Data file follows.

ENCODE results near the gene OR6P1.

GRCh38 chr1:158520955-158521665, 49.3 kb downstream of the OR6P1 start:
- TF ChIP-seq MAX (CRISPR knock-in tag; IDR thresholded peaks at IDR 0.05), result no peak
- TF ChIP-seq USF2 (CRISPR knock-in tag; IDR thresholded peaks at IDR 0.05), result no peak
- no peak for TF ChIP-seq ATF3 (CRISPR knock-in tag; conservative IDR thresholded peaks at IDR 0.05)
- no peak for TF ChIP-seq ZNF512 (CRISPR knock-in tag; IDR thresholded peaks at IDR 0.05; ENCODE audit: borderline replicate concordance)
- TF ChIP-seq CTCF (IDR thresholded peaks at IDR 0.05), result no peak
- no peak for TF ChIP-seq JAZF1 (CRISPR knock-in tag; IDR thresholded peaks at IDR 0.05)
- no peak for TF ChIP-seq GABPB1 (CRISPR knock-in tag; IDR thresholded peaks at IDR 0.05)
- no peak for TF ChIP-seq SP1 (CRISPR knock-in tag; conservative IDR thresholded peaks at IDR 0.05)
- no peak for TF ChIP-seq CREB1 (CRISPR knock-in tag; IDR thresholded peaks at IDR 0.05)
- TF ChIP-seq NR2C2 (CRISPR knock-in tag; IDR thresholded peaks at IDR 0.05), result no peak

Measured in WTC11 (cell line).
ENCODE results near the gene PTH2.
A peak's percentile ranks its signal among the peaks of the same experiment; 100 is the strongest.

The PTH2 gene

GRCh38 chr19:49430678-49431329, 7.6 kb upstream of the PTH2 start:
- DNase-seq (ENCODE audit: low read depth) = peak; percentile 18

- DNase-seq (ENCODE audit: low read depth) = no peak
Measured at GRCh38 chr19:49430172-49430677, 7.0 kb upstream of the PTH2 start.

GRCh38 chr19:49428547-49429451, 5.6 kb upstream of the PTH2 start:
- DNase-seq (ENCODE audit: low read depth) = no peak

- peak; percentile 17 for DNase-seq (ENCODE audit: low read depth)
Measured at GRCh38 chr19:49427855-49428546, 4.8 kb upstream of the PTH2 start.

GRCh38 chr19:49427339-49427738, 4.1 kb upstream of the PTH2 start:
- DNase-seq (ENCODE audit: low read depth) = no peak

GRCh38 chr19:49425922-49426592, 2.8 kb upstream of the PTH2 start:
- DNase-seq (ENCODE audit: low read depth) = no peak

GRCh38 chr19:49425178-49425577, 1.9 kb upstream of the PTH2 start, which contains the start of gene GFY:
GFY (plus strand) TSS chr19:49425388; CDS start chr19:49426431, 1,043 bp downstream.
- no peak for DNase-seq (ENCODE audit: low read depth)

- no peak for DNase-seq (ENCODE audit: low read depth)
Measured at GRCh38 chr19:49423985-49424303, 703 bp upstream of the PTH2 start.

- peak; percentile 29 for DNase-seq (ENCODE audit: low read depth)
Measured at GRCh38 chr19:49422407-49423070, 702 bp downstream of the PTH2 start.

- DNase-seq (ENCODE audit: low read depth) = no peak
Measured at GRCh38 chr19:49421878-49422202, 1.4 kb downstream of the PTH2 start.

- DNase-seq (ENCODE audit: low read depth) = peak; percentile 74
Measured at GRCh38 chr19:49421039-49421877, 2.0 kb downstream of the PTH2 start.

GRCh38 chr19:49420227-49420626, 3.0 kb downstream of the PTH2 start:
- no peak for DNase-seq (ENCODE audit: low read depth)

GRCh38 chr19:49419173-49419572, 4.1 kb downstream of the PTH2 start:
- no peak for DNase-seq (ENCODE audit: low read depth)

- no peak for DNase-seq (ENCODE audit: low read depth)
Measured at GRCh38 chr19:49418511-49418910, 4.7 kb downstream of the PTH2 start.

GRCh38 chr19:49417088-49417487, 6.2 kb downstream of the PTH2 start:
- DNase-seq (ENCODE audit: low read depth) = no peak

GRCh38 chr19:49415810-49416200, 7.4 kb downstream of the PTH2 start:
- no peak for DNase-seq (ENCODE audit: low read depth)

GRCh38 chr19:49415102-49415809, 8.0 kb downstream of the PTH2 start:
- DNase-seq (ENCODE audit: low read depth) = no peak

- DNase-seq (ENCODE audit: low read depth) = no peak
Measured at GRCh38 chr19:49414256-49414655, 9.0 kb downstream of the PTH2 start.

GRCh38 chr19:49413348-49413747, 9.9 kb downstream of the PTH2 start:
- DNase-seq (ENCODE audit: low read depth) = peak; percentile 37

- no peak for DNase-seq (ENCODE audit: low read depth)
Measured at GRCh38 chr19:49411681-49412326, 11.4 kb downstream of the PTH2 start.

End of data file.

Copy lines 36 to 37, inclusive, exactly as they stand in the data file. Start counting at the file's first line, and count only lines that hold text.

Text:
- DNase-seq (ENCODE audit: low read depth) = no peak
Measured at GRCh38 chr19:49421878-49422202, 1.4 kb downstream of the PTH2 start.